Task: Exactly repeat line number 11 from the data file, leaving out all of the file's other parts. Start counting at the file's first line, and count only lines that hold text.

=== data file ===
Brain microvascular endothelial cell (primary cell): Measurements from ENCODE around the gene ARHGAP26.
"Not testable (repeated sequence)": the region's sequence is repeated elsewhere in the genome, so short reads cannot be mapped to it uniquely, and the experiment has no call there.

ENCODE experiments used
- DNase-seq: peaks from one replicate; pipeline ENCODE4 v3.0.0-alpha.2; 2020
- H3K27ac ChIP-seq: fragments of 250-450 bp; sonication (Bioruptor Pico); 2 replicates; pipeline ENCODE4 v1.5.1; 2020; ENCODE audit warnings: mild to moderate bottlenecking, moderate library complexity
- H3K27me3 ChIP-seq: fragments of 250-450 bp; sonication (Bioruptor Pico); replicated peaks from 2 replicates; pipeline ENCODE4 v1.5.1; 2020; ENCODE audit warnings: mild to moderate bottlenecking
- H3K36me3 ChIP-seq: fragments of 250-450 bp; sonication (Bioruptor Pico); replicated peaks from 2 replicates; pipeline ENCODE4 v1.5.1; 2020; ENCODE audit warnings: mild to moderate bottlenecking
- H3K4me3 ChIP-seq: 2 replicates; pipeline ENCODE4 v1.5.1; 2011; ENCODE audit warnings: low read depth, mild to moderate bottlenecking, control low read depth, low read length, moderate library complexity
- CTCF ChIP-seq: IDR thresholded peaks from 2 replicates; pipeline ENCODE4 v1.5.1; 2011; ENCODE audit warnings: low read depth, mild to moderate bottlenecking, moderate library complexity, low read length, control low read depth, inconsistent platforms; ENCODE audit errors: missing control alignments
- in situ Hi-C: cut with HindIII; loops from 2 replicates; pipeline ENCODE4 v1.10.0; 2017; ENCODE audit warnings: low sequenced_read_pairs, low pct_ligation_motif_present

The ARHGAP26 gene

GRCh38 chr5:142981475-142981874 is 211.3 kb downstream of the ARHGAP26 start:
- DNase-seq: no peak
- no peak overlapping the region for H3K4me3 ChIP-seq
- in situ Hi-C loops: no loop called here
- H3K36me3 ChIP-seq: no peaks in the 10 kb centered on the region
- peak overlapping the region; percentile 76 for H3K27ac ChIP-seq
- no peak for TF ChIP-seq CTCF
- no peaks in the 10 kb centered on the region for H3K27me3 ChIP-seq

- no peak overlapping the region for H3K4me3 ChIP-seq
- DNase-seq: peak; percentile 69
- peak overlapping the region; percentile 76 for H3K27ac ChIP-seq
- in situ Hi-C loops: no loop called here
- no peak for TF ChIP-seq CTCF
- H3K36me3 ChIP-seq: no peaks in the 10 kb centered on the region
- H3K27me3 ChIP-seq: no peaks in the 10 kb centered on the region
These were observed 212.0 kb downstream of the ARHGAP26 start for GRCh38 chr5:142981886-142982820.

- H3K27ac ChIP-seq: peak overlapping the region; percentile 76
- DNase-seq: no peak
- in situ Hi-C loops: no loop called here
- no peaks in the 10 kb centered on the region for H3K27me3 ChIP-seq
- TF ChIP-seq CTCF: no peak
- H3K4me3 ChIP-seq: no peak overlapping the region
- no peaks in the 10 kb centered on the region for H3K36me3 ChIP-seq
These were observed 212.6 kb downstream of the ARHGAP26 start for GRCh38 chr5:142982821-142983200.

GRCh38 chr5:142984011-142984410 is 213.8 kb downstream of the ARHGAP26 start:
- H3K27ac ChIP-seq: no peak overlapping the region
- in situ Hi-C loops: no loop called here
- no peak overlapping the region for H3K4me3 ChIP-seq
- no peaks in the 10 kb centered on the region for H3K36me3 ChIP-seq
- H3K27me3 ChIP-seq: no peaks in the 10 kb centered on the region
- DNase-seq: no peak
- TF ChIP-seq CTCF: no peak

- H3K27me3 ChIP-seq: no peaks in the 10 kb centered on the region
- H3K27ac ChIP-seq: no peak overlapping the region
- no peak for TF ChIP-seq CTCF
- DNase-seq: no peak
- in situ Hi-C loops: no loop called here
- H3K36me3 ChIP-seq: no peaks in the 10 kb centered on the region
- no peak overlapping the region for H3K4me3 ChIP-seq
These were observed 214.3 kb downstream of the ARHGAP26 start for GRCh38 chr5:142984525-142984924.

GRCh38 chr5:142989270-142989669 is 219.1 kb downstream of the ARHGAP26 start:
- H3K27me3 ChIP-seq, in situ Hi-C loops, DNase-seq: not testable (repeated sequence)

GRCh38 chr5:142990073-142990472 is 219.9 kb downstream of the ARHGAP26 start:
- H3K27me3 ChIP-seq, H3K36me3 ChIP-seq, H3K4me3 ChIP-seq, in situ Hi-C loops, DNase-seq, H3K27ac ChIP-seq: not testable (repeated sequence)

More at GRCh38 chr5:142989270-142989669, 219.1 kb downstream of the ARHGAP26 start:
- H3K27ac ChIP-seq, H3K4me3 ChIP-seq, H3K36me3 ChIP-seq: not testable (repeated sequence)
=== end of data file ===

The ARHGAP26 gene